What’s the Difference?

I was reading the story about the armored car heist in Alberta. There were no fancy headlines like those reserved for Vincent Li. Apparently we find it comprehensible that someone would murder three individuals for a little over 300 000 dollars. Possibly we can relate to crime for financial gain, while crime due only to a mental disorder is foreign. Could we fathom doing something we wouldn’t normally do for financial reasons? What would you do for money otherwise not attainable? It may be totally foreign for most of us to commit any crime but if it is for profit there seems some rhyme to it.

What does it say about us as individuals and as a society? Why can we comprehend someone whose value of life equals roughly $100,000 per person? Murder under any circumstance is abominable yet we only demonize the person suffering from hallucinations and delusions. The headlines that follow Vincent Li years later are “Crazed Bus Butcher”. “Baumgartner Nabbed at Border” follow the individual who is likely criminally responsible for three deaths and another seriously injured. This person seems to be in full possession of his mental faculties yet he avoids demonization by the media and possibly the public.

Why do we allow someone who knowingly murders for paper, dignity of sorts yet strip those who suffer from a mental disorder that same dignity? Should we hold the media to higher standards? Call a spade a spade and I will still buy your paper. Distort the facts and you are a sensationalizing letch. Are those whose occupation it was to distribute money to machines not worthy of our outrage? If we are going to spit on someone, greed as a motive for murder might just be worthy of it. Possibly we don’t want to demonize something that we could fathom ourselves? Is there an amount you might murder for?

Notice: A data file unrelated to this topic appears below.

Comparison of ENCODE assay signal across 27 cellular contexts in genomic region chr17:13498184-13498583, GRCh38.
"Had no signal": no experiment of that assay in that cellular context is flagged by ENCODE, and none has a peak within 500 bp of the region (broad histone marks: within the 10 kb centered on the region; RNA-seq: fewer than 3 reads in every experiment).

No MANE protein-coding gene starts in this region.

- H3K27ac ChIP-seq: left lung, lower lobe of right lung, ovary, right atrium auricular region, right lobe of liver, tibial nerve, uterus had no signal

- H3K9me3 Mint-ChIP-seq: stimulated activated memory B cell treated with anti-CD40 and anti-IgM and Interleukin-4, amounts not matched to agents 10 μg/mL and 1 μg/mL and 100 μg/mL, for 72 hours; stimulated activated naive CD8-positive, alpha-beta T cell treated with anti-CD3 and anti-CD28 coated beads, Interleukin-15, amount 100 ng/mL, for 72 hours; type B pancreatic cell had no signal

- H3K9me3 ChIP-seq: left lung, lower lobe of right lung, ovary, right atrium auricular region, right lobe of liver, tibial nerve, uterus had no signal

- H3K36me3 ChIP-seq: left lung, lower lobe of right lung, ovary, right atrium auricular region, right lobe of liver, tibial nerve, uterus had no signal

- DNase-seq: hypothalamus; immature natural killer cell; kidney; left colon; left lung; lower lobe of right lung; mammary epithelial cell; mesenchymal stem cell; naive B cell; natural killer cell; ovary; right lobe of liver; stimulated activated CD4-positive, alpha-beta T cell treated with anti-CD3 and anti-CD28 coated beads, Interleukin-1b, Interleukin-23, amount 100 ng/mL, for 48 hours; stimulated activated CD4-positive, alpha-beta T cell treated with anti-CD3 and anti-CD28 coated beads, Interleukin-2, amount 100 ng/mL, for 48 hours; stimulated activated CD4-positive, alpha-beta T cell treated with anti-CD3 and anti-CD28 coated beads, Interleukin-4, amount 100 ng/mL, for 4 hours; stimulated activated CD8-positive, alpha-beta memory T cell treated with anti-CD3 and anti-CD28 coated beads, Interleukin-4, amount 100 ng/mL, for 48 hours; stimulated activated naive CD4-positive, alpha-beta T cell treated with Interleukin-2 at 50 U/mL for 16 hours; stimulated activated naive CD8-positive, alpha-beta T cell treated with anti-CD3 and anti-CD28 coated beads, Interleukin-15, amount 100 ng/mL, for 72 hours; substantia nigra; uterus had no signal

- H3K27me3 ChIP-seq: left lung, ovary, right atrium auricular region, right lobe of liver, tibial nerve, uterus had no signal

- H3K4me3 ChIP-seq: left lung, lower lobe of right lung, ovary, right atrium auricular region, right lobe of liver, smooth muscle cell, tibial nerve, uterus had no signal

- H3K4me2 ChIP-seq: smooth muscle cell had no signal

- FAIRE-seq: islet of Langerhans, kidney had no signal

It all seems senseless and Mr. Li did perform an atrocity but the courts and medical profession have proven and deemed him Not Criminally Responsible. Why is that so hard to disseminate? If Mr. Baumgartner is responsible in act and under the law should we not hold him accountable to the same extent we mistakenly hold those who are factually “not” accountable? If Mr. Li killed for an amount of money would it be comprehensible? If Mr. Baumgartner killed because he was ill I would expect headlines such as “Armored Car Abomination” or “Twisted Treasure Terminator.” We can understand one scenario because we would all do certain things for money under certain circumstances. The thing you have to realize is we could each do any number of things under the powers of a mental disorder. My outrage flies in all directions and my sympathy to those affected by both individuals.

5 thoughts on “What’s the Difference?

  1. Money is physical. We can hold it in our hands, everyone can “see” money. We can’t see the other persons delusions, we can’t touch that and it’s also not something we want. We want money.

    That’s my theory anyways.

  2. I have to admit being a little behind in my Canadian news but I wonder if what the average person in the street does unconsciously is to imagine themselves in that situation. If they can imagine it then mayb e it somehow becomes “okay’ but if they can’t imagine themselves in the throws of mental illness (Perhaps because who would want to?) then they write it off as somehow unacceptable. Not sure. I need to think some more about this.

    • You may be right. On some scale many of us can imagine at least, committing a crime for money. To commit an offense for no gain or logical reason is foreign. Unfortunately crimes involving a mental disorder have no motive. My argument is that, a reason can be more despicable. The media could be more fair in their depiction. If you crash your car because of diabetic shock it shouldn’t carry the same headline as someone who is drunk or involved on road rage. Physical and therefore mental factors should elicit a degree of compassion or at least not be sensationalized. The public have enough misconceptions without the media throwing out headlines like “Diabolical Diabetic Drives…”

      • I agree totally. The media are really a big problem in all of this, and unfortunately I think it applies the world over.

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